Second, when the H1N1 vaccine was released in 2009 and mass vaccination campaigns were organized, many citizens and authoritative figures including public health officials, doctors and specialists spoke against it. They claimed that the vaccine was unnecessary, insufficiently tested and that it had negative side-effects. By associating the corrupt figure of Alan Krumwiede with the “anti-vaccine movement”, the movie discredits all of those who question the necessity of mass vaccination campaigns. If another virus should strike, viewers of Contagion might be more prone to ignore these movements. In other words, the movie says: “Conspiracy theorists are corrupt liars that are dangerous to public safety and they should be arrested. Do not listen to them. They make money off phony cures. HOWEVER, those who make even more money off phony vaccines are good. Listen to authorities and get the vaccine … or you’ll die.”

The Ultimate Solution

After months of horror and hundreds of millions of deaths, a final solution emerges and saves humanity: Mass vaccination.

The only solution to do virus problem? A mass vaccination campaign.

Those who receive the vaccine get the privilege of wearing a scannable wristband. This allows them to go to public places such as shopping malls.

You get vaccinated, you get a barcode and go places. You don’t get vaccinated, you stay at home … and you die.

 

In Conclusion

Contagion may be presented as a work of fiction, but it communicates several important messages that authorities need the public to accept. To do so, the movie defines a specific problem that has actually occurred in the past, it identifies the agencies that have the right to take charge of the situation and proposes the only solution required to fix the problem. That solution is not pretty: The dissolution of the government, the imposition of martial law, the creation of civilian camps, forced vaccination campaigns and the suppression of free speech. Democracy and civil rights are summarily suspended and we witness the establishment of a highly controlled and monitored society (using barcodes).

Are disaster movies such as Contagion solely created for entertainment or are they also used to teach the public about what is acceptable and what is not when a disaster occurs? Would the World Health Organization participate in a movie simply to entertain people? Interesting fact: The movie was released on DVD at the same time the WHO got accused of exaggerating the death rate of the new H5N1 bird flu. The WHO has also recently allowed the publication of controversial research describing the creation of a mutant and highly contagious version of the virus. Could a weaponized version of the virus be purposely released on the public to justify martial law? Wait, maybe I shouldn’t say things like that. I don’t want to get arrested for “security fraud, conspiracy and most likely man slaughter”.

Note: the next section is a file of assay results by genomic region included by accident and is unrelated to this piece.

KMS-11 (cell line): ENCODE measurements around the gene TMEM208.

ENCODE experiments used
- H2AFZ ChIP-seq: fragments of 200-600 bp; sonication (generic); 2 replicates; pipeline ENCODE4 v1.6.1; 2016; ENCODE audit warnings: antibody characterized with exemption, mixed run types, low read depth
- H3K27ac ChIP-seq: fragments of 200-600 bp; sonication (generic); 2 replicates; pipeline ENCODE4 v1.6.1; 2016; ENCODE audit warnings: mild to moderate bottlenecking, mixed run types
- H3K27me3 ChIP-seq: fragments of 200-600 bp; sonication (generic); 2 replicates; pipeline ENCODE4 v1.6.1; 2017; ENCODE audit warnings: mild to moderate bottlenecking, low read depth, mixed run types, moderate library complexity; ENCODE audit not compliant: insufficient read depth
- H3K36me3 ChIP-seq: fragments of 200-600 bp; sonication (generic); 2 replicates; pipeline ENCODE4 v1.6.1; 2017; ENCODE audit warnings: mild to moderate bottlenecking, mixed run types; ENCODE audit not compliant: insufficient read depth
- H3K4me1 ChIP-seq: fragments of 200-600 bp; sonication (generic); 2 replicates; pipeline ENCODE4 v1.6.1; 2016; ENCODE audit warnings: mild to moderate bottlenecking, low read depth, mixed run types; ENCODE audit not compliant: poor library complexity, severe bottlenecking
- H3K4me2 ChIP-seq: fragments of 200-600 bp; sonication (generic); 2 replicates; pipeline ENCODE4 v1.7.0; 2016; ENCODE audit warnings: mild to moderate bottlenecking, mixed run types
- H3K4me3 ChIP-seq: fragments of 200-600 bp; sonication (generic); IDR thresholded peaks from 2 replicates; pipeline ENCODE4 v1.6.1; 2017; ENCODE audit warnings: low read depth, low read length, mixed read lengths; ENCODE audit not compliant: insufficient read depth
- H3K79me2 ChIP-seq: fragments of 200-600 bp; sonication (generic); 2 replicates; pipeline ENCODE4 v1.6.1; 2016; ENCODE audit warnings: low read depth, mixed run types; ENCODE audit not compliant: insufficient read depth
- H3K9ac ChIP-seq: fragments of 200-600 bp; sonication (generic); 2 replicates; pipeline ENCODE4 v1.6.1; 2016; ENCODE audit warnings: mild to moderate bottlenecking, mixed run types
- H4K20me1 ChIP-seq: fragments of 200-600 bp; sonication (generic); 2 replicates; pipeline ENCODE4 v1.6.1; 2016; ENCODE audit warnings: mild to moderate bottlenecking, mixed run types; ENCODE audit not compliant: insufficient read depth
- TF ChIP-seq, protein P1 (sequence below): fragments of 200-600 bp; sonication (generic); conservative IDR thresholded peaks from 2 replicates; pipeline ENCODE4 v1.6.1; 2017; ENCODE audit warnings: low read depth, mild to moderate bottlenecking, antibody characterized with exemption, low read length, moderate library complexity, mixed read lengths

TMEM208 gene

Source: Vigilant Citizen

Nutrasweet – A Look at the History of Deception Behind Its Marketing

(NaturalNews) In December of 1965, while James Schlatter, a chemist for G.D. Searle & Company, was working on an anti-ulcer drug candidate he accidentally discovered aspartame. He was recrystallizing aspartame from ethanol when the mixture spilled onto the outside of the flask he was using. Some of the powder landed on his fingers. Schlatter discovered the sweet taste of aspartame when he absent-mindedly licked his finger later. He realized that the sweet taste must have been the aspartame.
ARTICLE CONTINUES BELOW

The first report of the discovery of the artificial sweetener was in the Journal of the American Chemical Society. It stated:

“We wish to report another accidental discovery of an organic compound with a profound sucrose (table sugar) like taste… Preliminary tasting showed this compound to have a potency

Continue reading →

The Full Truth About the Artificial Sweetener Aspartame Continues to Be Revealed, Piece by Piece. Aurora Geib Unveils the Documented Links Between Aspartame & Brain Tumors, Seizures

(NaturalNews) The laws governing the sale of drugs and food additives require substances be safe for human consumption. The artificial sweetener aspartame primarily consumed in beverages and as a popular sugar substitute has consistently been found to cause tumors and

Continue reading →

“How to Train Fleas?” John Taylor Gatto, a sample from The Ultimate History Lesson

You can have his book “Weapons of Mass Instruction” in PDF but you’re going to enjoy it more if you buy it.

The Ultimate History Lesson

Know Your Toxins: Bisphenol A (BPA)

chemical warfare poisoned foodsThis is a podcast by James Corbett from Japan.
While you’re listening you can check out the links and articles he’s mentioning, they’re listed below.

Two ways to listen: Play in new window | Download (Right Click > Save As)

Description:While the corporate-controlled environmental movement is worrying about life-giving CO2, our modern environment is awash in gender-bending, endocrine-disrupting, sterility-inducing chemicals. We examine one of those chemicals that are permeating our modern environment: Bisphenol A.

Documentation

Continue reading →

%d bloggers like this: